Editor’s note: This article was originally published in 2020. On the fifth anniversary of the Redwood Complex, we are republishing it to commemorate those events. Since then, our community has undertaken a number of significant efforts to become better prepared for the next wildfire, and we hope our readers continue to work together to become more prepared and resilient.
WILLITS, 10/8/20 — Three years ago tonight, tree branches struck a power line near Potter Valley setting off sparks and starting a fire which, fanned by hot, dry winds, quickly grew into the deadliest fire in Mendocino County history. The Redwood Fire killed nine people in Redwood Valley — including teenage siblings Kai and Kressa Logan. Across Northern California 44 people died that night in what Cal Fire called the 2017 Fire Siege, which was, we now know, the beginning of a new era of terrible wildfires.
The Redwood Complex, which included the Sulfur Fire in Lake County, eventually destroyed over 500 structures and burned about 36,000 acres in Lake and Mendocino counties. At the time the Fire Siege was unprecedented, a terrible once-in-a-lifetime occurrence. We did not realize that that night marked the beginning of a new fire regime on the West Coast.
Thirteen months later the Camp Fire destroyed the entire town of Paradise, killing at least 86 people. The smoke from that fire blocked out the sun in Mendocino County. Cars turned on their headlights at noon, and temperatures dropped.
That same year the Mendocino Complex, made up of the River and Ranch fires became the largest fire in modern California history. The Ranch Fire alone burned more than 400,000 acres, and unfathomably large number at the time. Beginning only a few miles from where the Redwood Fire had started, the Ranch Fire pushed into Lake County, and eventually into Colusa County. The fire claimed only one life, that of Utahan firefighter Matthew Burchett.
Today the August Complex has dwarfed the Redwood Fire, the entire acerage of the Wine Country fires of 2017, the Camp Fire, and even the Mendocino Complex, becoming California’s first “gigafire” in modern history. It stands as of this evening at 1,020,571 acres, larger than the state of Rhode Island, and roughly the size of Sonoma County. The fire is still burning tonight, and several thousand firefighters remain on the blaze. Statewide far more than four million acres have been burned this season, a grim record — and it bears repeating that a quarter of those acres have been burned in the single monstrous August Complex.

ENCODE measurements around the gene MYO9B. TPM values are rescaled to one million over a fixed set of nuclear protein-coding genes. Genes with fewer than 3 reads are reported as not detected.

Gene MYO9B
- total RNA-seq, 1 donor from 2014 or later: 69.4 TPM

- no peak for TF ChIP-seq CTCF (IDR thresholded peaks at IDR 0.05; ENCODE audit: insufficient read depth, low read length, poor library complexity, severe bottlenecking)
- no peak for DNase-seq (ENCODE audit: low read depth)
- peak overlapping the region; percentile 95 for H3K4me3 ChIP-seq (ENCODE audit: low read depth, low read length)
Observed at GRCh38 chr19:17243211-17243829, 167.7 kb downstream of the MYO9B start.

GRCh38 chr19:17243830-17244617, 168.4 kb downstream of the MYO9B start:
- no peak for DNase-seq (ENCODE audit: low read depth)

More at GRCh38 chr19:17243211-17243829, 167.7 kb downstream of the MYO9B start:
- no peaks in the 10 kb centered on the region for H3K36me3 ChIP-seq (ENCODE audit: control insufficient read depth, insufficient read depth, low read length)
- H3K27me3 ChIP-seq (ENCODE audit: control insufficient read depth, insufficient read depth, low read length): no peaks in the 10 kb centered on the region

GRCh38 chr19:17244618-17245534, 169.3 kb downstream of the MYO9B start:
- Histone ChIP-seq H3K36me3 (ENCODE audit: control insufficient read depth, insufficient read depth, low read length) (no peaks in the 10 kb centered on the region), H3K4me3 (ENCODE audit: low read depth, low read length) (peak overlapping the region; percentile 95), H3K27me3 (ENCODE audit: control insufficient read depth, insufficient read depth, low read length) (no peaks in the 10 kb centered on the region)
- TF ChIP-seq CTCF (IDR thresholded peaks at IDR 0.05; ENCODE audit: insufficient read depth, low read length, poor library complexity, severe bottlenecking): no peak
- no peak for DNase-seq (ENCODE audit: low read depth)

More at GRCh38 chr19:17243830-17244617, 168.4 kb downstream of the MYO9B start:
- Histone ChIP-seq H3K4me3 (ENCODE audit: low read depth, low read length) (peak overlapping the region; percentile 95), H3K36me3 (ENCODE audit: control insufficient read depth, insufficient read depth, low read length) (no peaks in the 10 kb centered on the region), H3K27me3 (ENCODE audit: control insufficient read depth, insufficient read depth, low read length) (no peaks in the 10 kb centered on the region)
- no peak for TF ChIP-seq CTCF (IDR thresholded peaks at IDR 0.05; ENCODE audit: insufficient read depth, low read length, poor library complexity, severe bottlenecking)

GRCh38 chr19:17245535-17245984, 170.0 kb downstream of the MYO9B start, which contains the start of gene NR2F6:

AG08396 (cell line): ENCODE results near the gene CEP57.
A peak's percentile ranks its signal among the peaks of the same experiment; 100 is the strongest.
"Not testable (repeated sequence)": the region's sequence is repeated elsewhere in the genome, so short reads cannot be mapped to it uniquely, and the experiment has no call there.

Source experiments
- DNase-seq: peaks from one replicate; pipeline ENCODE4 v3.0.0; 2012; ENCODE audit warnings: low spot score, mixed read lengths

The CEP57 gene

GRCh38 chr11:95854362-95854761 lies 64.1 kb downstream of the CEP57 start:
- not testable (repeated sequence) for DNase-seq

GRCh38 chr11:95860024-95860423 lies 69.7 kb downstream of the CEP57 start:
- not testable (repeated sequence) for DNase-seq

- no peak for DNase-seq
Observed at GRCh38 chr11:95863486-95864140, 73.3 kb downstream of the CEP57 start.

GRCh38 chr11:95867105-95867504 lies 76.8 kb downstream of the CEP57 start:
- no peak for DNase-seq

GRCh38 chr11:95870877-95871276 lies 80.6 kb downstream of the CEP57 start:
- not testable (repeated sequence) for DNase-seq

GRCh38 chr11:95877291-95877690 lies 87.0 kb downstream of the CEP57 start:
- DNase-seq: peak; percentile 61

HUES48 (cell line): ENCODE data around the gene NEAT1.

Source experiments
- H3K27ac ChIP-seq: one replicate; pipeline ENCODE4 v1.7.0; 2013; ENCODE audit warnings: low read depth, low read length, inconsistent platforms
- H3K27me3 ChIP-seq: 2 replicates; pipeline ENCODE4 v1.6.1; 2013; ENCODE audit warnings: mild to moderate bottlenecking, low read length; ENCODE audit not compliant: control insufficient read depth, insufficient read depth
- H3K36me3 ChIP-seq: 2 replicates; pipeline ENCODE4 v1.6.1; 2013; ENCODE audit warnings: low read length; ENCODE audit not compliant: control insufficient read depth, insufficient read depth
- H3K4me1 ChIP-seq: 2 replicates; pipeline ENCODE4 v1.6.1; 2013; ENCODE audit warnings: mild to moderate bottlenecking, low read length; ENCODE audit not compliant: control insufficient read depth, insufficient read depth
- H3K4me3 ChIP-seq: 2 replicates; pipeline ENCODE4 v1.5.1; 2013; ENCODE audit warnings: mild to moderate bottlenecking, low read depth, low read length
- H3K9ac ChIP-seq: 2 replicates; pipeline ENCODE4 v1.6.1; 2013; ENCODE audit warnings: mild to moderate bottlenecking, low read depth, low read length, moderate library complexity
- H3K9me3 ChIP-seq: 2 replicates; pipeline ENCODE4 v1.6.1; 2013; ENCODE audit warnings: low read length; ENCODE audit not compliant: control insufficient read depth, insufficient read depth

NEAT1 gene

Looking back we can see that the the night of the Redwood Fire was the beginning of a new kind of fire behavior, that we still cannot grasp. The Camp Fire darkened our skies for a day, while the August Complex gave us days of noontime darkness, and weeks where Mendocino held the ignominious title of worst air quality on Earth. The Mendocino Complex burned a chunk of the Mendocino National Forest,while the August Complex has burned essentially everything that wasn’t burned by the Mendocino Complex.
Perhaps the only silver lining is that Californians have become more adept at dealing with fire. Cal Fire has strengthened is arsenal, adding ever more powerful aircraft. Local departments have trained harder, and the mutual aid system works almost without a hitch. This year the Oak Fire, burning just north of Brooktrails, had the potential to be another deadly catastrophe, and instead the combined might of Cal Fire and local departments quickly brought it to heel, while the newly alert populous evacuated the diffuse community of Brooktrails in a matter of just three hours.
As a state and as a people we have become very good at evacuating.
So tonight, it is worth reflecting on the past three years — what we have learned from and what we have lost to fire.
Here is our first article from that night, details were still sparse, and the Redwood Fire was in the process of burning through the communications network of Mendocino County, making publishing difficult. But we tried our best to get you that breaking news three years ago, and we’ll continue to try our best to bring you the latest on all the news and all the fires that come to Mendocino County.